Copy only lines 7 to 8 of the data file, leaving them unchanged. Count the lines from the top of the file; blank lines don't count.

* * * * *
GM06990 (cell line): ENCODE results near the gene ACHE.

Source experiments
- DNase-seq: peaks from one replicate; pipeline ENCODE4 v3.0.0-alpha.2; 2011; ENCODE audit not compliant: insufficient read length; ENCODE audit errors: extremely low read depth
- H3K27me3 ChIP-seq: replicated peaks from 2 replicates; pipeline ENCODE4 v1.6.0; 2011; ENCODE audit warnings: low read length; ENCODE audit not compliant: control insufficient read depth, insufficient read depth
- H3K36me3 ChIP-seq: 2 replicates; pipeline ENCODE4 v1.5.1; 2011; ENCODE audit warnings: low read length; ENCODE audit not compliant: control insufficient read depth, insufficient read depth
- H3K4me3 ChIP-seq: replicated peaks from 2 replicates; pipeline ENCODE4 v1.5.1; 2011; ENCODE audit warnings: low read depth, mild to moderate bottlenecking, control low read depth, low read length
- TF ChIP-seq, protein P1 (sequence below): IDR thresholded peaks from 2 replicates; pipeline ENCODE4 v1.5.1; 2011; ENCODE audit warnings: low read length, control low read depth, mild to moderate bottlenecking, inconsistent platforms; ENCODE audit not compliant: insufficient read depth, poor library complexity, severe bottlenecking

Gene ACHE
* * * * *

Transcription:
- TF ChIP-seq, protein P1 (sequence below): IDR thresholded peaks from 2 replicates; pipeline ENCODE4 v1.5.1; 2011; ENCODE audit warnings: low read length, control low read depth, mild to moderate bottlenecking, inconsistent platforms; ENCODE audit not compliant: insufficient read depth, poor library complexity, severe bottlenecking

Gene ACHE